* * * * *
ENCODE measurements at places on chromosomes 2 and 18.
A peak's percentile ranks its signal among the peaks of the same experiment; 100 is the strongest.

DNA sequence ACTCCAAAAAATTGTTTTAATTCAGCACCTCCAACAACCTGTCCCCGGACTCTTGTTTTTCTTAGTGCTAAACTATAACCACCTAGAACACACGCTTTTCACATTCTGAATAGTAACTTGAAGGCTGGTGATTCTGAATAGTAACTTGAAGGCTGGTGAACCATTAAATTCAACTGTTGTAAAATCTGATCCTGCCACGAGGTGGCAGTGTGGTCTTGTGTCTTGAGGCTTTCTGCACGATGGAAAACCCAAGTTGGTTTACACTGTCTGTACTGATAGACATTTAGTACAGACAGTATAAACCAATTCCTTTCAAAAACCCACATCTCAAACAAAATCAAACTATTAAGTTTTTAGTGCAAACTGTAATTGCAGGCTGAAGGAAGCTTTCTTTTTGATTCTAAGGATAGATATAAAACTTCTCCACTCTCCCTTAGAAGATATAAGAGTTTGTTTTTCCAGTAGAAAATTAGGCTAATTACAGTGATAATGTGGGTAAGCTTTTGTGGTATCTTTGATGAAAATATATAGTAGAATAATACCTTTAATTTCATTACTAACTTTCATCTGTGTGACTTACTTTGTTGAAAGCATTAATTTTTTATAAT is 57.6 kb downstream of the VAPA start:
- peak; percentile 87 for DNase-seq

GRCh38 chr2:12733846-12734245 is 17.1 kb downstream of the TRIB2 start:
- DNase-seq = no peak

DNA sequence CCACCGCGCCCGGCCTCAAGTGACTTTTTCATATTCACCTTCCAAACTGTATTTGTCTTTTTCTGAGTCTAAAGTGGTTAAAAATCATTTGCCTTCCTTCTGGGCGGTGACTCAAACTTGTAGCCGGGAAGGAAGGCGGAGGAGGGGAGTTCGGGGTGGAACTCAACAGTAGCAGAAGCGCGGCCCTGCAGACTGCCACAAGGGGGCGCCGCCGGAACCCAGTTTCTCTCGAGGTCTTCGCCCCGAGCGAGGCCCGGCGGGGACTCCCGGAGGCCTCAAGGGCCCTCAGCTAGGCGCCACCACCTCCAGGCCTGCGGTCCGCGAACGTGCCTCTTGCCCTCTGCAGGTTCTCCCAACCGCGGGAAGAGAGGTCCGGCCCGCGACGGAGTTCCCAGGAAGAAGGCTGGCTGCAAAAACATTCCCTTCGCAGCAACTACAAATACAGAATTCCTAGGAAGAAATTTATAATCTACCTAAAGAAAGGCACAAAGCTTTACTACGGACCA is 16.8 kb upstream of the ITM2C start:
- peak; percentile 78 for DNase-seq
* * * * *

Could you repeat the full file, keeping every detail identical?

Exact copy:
ENCODE measurements at places on chromosomes 2 and 18.
A peak's percentile ranks its signal among the peaks of the same experiment; 100 is the strongest.

DNA sequence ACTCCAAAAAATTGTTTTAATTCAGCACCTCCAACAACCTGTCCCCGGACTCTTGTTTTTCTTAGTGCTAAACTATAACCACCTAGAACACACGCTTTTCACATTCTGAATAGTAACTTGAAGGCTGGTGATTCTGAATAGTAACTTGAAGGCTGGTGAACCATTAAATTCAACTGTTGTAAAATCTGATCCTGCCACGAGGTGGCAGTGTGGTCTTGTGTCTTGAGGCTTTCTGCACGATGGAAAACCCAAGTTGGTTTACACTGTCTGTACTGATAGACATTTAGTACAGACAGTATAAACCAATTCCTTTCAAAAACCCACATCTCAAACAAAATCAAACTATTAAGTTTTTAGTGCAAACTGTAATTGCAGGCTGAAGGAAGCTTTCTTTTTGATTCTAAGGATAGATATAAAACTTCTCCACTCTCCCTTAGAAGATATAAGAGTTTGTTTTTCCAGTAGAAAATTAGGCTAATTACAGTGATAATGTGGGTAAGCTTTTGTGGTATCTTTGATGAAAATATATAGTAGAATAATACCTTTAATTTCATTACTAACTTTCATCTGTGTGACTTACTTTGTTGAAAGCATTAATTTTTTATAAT is 57.6 kb downstream of the VAPA start:
- peak; percentile 87 for DNase-seq

GRCh38 chr2:12733846-12734245 is 17.1 kb downstream of the TRIB2 start:
- DNase-seq = no peak

DNA sequence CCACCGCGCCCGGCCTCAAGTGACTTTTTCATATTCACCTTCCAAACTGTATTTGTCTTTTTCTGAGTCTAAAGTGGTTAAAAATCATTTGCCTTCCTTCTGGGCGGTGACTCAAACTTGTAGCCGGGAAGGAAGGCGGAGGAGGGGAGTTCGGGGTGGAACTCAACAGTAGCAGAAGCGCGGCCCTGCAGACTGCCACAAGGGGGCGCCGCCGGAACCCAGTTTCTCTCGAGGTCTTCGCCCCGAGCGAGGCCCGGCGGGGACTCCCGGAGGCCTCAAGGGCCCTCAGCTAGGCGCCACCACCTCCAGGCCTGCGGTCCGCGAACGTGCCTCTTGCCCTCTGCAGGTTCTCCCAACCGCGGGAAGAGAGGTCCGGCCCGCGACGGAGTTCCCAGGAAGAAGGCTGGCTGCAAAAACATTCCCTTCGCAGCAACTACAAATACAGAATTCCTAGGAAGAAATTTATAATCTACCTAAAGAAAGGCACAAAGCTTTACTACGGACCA is 16.8 kb upstream of the ITM2C start:
- peak; percentile 78 for DNase-seq